Riparian Tree Growth Response to Drought and Altered Streamflow along the Dolores River, Colorado
Abstract:In the western United States, management to sustain riparian forests along regulated rivers will be challenged by future increases in drought and human water use. This study investigated influences of streamflow regulation by McPhee Dam on the Lower Dolores River, Colorado, on the growth response of three riparian tree species (Populus angustifolia, Populus deltoides subsp. wislizenii, and Acer negundo). Standardized indices of radial growth were developed at multiple reaches along the Lower Dolores for a predam canal-diverted period (1961‐1984) and a postdam regulated period (1985‐2008), and at the unregulated Upper Dolores and San Miguel Rivers during the same time periods. Our results strongly suggest that diversions of the Lower Dolores River into irrigation canals and reservoir storage predisposed Populus species to drought-induced growth declines. Tree growth along the Lower Dolores River was low during severe drought years with low streamflow, and growth decreased sharply when annual streamflow was less than 2.0 × 108 m3 year−1. Our results provide guidelines for flow releases from McPhee Dam to mitigate drought impacts on riparian tree growth along the Lower Dolores River.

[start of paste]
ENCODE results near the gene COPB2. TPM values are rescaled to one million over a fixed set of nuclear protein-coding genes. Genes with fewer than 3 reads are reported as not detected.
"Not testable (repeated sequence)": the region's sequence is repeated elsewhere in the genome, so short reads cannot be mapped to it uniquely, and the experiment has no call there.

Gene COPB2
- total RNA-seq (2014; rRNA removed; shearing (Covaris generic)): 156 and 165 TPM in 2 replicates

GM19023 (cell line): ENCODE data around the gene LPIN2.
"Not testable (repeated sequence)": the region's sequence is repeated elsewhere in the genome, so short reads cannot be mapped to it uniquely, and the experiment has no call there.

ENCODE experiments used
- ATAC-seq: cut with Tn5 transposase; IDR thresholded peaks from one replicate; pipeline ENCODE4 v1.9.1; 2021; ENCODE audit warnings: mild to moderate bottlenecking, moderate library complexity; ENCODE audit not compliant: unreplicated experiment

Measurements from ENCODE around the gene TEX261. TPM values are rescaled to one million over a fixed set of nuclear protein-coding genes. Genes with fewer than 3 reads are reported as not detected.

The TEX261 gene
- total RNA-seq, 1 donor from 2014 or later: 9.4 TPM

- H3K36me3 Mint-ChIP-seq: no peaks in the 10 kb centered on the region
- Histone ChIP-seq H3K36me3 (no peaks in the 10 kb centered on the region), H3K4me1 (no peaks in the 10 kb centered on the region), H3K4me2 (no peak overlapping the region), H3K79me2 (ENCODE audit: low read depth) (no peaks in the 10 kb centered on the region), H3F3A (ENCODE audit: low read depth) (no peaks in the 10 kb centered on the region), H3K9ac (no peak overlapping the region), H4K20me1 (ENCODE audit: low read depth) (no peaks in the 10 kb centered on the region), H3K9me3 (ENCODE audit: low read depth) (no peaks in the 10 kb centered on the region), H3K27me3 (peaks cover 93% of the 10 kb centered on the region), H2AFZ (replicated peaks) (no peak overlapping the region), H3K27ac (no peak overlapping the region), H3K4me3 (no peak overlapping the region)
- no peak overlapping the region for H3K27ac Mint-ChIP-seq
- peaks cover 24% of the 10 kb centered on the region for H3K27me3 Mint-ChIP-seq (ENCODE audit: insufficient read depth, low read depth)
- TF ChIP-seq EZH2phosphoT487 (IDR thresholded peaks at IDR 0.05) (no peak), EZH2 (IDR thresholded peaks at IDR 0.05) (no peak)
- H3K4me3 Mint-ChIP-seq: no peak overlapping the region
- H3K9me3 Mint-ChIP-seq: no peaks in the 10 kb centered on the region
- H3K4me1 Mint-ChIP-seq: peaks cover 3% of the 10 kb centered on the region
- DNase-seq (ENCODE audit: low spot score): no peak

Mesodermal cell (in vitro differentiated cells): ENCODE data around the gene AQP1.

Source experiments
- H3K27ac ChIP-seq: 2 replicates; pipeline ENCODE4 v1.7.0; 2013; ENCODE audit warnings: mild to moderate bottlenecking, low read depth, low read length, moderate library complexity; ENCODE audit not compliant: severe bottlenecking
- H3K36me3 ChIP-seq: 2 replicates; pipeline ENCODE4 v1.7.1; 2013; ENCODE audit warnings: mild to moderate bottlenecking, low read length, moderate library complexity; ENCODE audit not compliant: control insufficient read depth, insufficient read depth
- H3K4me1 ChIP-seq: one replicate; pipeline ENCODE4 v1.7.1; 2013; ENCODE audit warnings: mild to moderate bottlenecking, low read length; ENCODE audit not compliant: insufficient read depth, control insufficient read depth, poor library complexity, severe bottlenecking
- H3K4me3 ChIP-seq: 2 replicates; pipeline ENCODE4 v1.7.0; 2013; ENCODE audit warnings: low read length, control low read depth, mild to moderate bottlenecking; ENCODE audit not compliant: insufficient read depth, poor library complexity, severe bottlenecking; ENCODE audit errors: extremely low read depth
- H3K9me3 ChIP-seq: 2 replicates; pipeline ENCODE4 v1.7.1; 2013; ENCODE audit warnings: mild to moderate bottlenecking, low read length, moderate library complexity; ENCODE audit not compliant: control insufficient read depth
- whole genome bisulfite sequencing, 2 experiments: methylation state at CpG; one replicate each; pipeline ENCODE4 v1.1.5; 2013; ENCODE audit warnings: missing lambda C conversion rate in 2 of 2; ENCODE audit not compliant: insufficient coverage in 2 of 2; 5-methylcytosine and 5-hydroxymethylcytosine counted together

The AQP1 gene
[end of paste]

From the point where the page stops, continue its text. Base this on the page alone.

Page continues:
Document Type: Research Article
Publication date: October 1, 2012
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- Each regional journal of applied forestry focuses on research, practice, and techniques targeted to foresters and allied professionals in specific regions of the United States and Canada. The Western Journal of Applied Forestry covers the western United States, including Alaska, and western Canada; WJAF will also consider manuscripts reporting research in northern Mexico that has potential application in the southwestern United States.
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